Bruce Willis has made millions despite his aphasia

Bruce Willis’s cognitive decline was evident for years to directors and crew on film sets, helped by a protective entourage of wizards, as he made 22 low-budget films in four years, sometimes earning as much as $2 million for just two working days, according to a new report in the newspaper. Los Angeles Times.

More than a dozen filmmakers told The Times they were concerned about the health of the “Die Hard” icon, seeing the 67-year-old struggle with his lines and memory, appearing unaware of his surroundings, and even in one movie filmed in January 2020, fired a pistol at the wrong signal, before his teammate could turn.

The Times report was published hours after the Willis family released a statement on Wednesday, saying that the “Pulp Fiction” star is walking away from his long and beloved film career because he “was recently diagnosed with aphasia, which affects his cognitive abilities.”

Aphasia can deprive a person of the ability to communicate through speech, writing, or understanding language, according to the Mayo Clinic.

If Willis has struggled for so long and his colleagues are anxious, it raises questions about why he keeps working, whether people around him have tried to interfere and why studios keep flooding him with work on what Esquire called “VOD trash.” According to The Times and other reports, it appears that Willis’ struggles may have been an open secret in Hollywood.

On Wednesday, Page Six cited a source who said “everyone knows” about Willis’ “cognitive issues.” That’s why one production used a dual body, not just for action sequences, but in order to maximize screen time. However, another project did the opposite, “reducing” Willis’ viewing time due to reported issues, Page Six said.

Film director, YouTuber and critic Chris Stockman said he learned about Willis’ suffering about a year ago from a director he worked with.

In their statement on social media, Willis’ family talked about how his career means “a lot to him”. Family members who signed the statement included Willis’ wife, Emma Heming, his first wife, Demi Moore, and Willis and Moore’s three adult daughters, Rumer, Scout and Tallulah.

Perhaps, as the Willis family said, the Golden Globe winner and once a top box office star in the world resisted any pleas for him to retire because he loved acting and being on movie sets. The source said on Page Six that the Willis family “finally intervened, and they moved to look after him.”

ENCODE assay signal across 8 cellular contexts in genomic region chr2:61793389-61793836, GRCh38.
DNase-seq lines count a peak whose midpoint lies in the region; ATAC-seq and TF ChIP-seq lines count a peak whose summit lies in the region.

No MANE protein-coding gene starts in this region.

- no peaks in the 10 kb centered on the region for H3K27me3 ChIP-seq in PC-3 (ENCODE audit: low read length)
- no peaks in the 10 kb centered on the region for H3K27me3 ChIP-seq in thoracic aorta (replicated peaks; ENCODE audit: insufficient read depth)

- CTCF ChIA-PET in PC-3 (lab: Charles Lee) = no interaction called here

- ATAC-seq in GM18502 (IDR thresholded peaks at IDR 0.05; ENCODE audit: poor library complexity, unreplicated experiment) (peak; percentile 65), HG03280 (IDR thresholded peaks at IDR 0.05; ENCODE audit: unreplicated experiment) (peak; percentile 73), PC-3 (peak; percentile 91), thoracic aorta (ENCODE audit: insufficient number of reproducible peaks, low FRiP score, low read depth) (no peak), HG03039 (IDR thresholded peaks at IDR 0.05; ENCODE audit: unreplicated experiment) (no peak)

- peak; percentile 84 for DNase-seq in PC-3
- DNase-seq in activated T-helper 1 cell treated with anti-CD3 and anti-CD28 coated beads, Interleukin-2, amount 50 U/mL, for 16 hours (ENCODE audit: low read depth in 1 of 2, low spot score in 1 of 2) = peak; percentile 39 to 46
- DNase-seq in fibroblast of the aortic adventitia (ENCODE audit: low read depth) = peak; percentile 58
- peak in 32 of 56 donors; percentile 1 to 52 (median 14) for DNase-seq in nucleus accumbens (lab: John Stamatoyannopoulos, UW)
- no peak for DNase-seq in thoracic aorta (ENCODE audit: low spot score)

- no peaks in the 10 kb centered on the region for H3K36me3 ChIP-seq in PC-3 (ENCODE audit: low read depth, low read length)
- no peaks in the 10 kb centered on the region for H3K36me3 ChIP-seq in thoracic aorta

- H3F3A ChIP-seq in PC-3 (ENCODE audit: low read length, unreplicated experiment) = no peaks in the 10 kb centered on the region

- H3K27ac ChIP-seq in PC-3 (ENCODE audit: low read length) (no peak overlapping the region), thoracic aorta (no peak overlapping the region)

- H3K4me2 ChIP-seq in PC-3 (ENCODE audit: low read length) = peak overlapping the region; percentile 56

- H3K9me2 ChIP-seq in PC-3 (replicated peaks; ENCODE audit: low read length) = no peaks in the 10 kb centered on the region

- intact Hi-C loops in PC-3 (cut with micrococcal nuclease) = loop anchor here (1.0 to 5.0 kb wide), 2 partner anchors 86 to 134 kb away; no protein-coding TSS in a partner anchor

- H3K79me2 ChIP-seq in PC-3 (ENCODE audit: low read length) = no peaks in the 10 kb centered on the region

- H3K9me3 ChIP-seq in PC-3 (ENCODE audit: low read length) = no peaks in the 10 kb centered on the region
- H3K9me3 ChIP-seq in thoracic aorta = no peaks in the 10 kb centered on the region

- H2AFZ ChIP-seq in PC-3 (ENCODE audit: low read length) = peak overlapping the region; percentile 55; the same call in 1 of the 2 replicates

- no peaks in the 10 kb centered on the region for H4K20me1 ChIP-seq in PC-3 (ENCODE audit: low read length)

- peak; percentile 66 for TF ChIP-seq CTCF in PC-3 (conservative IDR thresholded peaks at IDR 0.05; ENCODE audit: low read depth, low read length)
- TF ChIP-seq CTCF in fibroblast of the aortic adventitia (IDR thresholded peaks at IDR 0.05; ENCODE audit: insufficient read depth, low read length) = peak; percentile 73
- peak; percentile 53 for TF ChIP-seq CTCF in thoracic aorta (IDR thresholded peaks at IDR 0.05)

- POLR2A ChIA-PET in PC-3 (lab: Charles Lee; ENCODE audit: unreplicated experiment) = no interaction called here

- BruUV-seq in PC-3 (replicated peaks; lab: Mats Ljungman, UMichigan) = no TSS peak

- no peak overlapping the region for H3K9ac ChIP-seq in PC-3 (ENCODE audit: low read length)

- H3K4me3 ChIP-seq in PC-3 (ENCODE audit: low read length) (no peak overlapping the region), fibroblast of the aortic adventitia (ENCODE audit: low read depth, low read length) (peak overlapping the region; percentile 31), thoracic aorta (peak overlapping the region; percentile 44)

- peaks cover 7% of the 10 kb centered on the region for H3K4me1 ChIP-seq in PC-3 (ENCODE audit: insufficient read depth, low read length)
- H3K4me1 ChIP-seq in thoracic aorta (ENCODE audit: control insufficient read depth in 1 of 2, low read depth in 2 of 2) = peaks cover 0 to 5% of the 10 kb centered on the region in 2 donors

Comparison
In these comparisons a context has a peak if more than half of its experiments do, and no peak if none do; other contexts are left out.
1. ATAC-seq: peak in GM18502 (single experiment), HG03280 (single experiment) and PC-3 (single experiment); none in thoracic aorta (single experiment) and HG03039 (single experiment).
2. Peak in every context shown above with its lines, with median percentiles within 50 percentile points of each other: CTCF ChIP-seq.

But the LA Times story also notes that there was money a lot of different people could make when Willis even worked a few days off work, allowing him to top a low-budget action movie that would instantly be thrown into the livestream. Services.

According to documents reviewed by The Times, Willis was often paid $2 million for being on set for just two days. His directors seemed to try to get around Willis’ needs, making sure his film footage was limited to two days, with contracts stipulating that he worked no more than eight hours a day. Production sources told the newspaper that Willis could only stay for four hours.

Meanwhile, Willis’ “participation in films – even for a few minutes – has helped low-budget independent filmmakers sell their films internationally,” The Times reported. Willis’ face on a movie poster or set of thumbnails for streaming services helped draw viewers to his movies.

Respected writer Chris Nashwati said Willis didn’t do much in the 2020 movie ‘Hard Kill’. But his role was “large enough to give the impoverished distributor the legal justification to put his globally recognized name and iconic mug on the movie poster”.

The Los Angeles Times reported that Willis appeared to rely on his entourage to help him get production. Willis’ former captain, his former “turned therapist” assistant, Stephen J.

A member of the “Hard Kill” crew told The Times that Eads “guided Bruce everywhere. He carried him in a wagon and watched her.” Eds did not respond to a request from the Times for comment.

Jesse in. Johnson, the director of Willis’ upcoming movie “White Elephant,” approached Eads and expressed concern about Willis’ mental state. That’s because, crew members told the newspaper, they saw Willis wondering where he was.

“I know why you are here, and I know why you are here, but why am I here?” Crew members said Willis asked out loud.

Eads replied to Johnson that they were “happy to be there, but it would be better if we could finish shooting him at lunch and let him go early.”

The Los Angeles Times said another actor in Willis’s entourage earned $4,150 a week to do small parts in Willis’ films, but also acted as a “talenter” for the actor, feeding the actor his lines through his earpiece.

In light of the fatal shooting on the set of Alec Baldwin’s Western movie, “Rust,” perhaps the most disturbing incident regarding Willis’s presence on a movie set and the safety of others was the filming of the action scene in “Hard Kill.”

As reported by the Los Angeles Times, the action hero Willis, armed with a pistol, is supposed to save his daughter from some bad guy. Actress Lala Kent, who played the daughter, said Willis was supposed to deliver a line that was a nod to the duck before he fired his loaded pistol, but Willis fired the gun before he could say the line, and Kent was not able to get away. Kent said she asked the principal to remind Welles to turn over the line before firing the gun, but Willis fired the pistol again first, causing Kent to shake.

The Los Angeles Times said Randall Emmett, co-founder of Emmett/Furla Oasis, one of the production companies Willis worked with, declined to comment on the actor’s condition, but suspected the gun was fired prematurely. The film’s gunsmith also denied the incident.

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